21.5 sec., 462K MB, 22050 Hz sampling-rate/8-bit/mono
abnosew.mp3, Fine example of a Nose Whistler, Whitemud River Region, Alberta, Canada, 02 June 1996, 1345 UT.
12.8 sec., 572436 bytes, 22050 Hz sampling-rate/16-bit/mono.
dv032700.mp3, 18.8 sec., 813 KB, 22055 kHz/16 bit sampling/data rate for bandwidth 0 - 11 kHz. Whistlers taped in Death Valley 27 March 2000 at about 1055 UT.
Joshua Tree National Park, s.e. California: Whistlers at 1125 UT (4:25 a.m. PDT), Monday 23 October 2001. 643KB at 96 kbps quality, 1.5 minutes duration, mono.
Spectacular 645KB MP3 file over 1 minute in length of "hooks" recorded in northern Alberta, Canada on 13 August 2000 at approx 1500 UT.
More supurb Alberta June 1996 Expedition audio
Compilation of loud whistlers recorded 23 April 2002 (0700 - 1300 UT) from northern Death Valley a few miles from Scotty's Castle. about 30 sec., (223 KB)
- Selected tracks from "Auroral Chorus III" CD album to be released mid 2002.
Waterton Park, Alberta, Canada stereo whistlers June 20, 1998: higher quality .WAV file of similar reception and time period of nice, pure-tone whistlers emanating from lightning storms all around the local area in the nearby Rocky Mountains and Plains of Alberta and Montana. 20 June 98 at about 0100 UT (7 pm MDT 19 June 98) 2.9 MB : stwhi2.wav, 32 seconds, bandwidth 0 - 11.025 kHz
Whistlers in the Nevada Desert, Sept. 1999: Streams of pure-tone whistlers recorded in central Nevada, near Rachel, Nev. and Area 51 on the morning (about 0500 PDT/1200 UT) 17th September 1999 on my way to Zion National Park. 1.4 MB, 21 seconds - from lightning storms (moonsoon type) in the general area. nv91799b.wav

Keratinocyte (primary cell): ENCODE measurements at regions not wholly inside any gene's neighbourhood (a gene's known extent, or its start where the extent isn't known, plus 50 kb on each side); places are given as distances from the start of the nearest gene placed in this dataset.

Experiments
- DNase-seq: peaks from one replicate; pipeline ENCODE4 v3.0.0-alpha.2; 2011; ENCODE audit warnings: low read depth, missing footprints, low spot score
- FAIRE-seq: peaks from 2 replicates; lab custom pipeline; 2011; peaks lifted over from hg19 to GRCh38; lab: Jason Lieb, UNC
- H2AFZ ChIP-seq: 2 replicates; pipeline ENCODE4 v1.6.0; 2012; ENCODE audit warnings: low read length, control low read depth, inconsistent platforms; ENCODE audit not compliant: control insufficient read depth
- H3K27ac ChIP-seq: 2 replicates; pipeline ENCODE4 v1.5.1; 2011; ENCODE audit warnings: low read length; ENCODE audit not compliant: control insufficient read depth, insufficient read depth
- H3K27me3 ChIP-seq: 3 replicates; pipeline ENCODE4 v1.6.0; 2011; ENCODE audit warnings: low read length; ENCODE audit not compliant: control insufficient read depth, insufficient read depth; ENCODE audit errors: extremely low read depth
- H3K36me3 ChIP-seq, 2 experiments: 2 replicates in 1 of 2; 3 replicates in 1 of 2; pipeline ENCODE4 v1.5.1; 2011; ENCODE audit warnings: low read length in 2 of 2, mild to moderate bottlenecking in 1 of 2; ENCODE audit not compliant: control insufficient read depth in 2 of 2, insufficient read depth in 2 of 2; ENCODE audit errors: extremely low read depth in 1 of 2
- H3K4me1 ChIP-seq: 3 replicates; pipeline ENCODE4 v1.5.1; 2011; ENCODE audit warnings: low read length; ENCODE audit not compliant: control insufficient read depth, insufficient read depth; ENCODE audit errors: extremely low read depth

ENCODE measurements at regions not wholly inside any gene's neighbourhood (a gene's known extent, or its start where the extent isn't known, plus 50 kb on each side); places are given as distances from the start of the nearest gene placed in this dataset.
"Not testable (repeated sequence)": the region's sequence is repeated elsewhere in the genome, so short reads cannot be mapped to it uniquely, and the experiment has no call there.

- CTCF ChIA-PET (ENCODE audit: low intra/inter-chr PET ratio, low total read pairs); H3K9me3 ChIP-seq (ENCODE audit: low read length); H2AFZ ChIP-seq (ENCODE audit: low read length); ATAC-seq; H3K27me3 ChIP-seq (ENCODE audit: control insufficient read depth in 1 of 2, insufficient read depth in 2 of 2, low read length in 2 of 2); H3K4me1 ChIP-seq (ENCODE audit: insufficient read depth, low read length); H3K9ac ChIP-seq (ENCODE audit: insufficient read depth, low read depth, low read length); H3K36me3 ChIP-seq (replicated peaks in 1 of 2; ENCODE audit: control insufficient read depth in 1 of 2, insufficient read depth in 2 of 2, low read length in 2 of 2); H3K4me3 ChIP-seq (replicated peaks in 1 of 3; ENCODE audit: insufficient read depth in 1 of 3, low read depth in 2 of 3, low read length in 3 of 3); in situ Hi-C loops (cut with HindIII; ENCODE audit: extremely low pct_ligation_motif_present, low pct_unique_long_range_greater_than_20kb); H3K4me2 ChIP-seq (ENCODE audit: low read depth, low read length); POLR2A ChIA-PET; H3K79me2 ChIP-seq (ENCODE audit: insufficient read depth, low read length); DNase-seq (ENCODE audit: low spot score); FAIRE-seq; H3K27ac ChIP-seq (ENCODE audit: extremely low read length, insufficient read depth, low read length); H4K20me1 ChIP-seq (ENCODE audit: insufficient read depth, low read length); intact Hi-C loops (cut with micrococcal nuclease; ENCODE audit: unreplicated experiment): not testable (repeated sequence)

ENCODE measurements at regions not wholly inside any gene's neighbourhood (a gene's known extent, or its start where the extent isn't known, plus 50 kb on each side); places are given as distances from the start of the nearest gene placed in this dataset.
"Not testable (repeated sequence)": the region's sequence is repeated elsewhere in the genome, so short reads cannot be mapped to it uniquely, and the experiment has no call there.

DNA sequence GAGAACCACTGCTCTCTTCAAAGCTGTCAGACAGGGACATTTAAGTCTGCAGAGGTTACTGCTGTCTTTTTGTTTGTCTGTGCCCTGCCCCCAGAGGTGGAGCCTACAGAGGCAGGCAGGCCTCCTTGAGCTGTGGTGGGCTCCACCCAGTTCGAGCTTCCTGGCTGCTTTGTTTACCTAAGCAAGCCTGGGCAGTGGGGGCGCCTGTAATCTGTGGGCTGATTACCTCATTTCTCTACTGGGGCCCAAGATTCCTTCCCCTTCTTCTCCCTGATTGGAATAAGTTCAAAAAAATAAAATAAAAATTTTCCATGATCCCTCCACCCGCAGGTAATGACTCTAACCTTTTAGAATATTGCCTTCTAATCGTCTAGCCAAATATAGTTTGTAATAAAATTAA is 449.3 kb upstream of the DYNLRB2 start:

London Battersea Park Whistlers recorded 10 May 1996 at 9:10 p.m. BST handheld with a WR-3 into my Marantz PMD-212 cassette recorder, somewhere in an open place away from trees north of the football (soccer) playing pitches near the western edge of the park. The varying levels of background hum are from the railway lines from Victoria Station that pass by the western edge of the park. 55 sec., 654 KB, 64 kbps MP3 file.
Donegal Whistlers 04 May 96 at about 10:00 p.m. BST. 58 seconds, 482 KB, 64 kbps
Fish Rock Road Whistlers, Mendocino County Calif. - GORGEOUS WHISTLERS 1.5 MB, 2 minutes, 64 kbps.
The other natural radio audio-file sites by S. McGreevy:
McGreevy Ground-Based VLF Recordings at U. Iowa Plasma-Wave Group Website
PC spectrogram software
Gram 2.3, a freeware (Win 3.1x, 95) program by R.S. Horne was used to make the spectrograms of the above sound files. This program may be downloaded from this URL:
For other natural VLF radio sound files I recorded between 1991 and 1995, please go to the University of Iowa Plasma Wave
Group Web site to hear more McGreevy Ground-Based VLF Recordings
from 1991 to 1995, and also one of my best June 1996 Alberta recordings recorded via my WR-4B van-based receiver.
McGreevy BBB-4b Bare-Bones Basic (but great!) whip receiver you can build yourself to listen live to natural radio.
Natural Radio recordings and photography by Stephen P. McGreevy, N6NKS, 1996 to 2010
Contact Information and another Travel-Photo gallery
VLF Audio-files Page Two updated 15 March 2010, by Stephen P. McGreevy, N6NKS
"Music of the Magnetosphere" and "Electric Enigma"
MP3 Albums at Internet Archives (archive.org)
Updated 14 March 2010 by Stephen P. McGreevy - N6NKS. The Music of the Magnetosphere.
The audio files on this site are for the delight and fascination of everyone visiting this page. Use of them in presentations is encouraged provided 1) credit is given to me, and 2) the URL of this site is provided. Thank you. NOTHING ON THIS SITE IS COPYRIGHTED - ALL PUBLIC-DOMAIN.Stephen P. McGreevy
15 March 2010 - 1440z: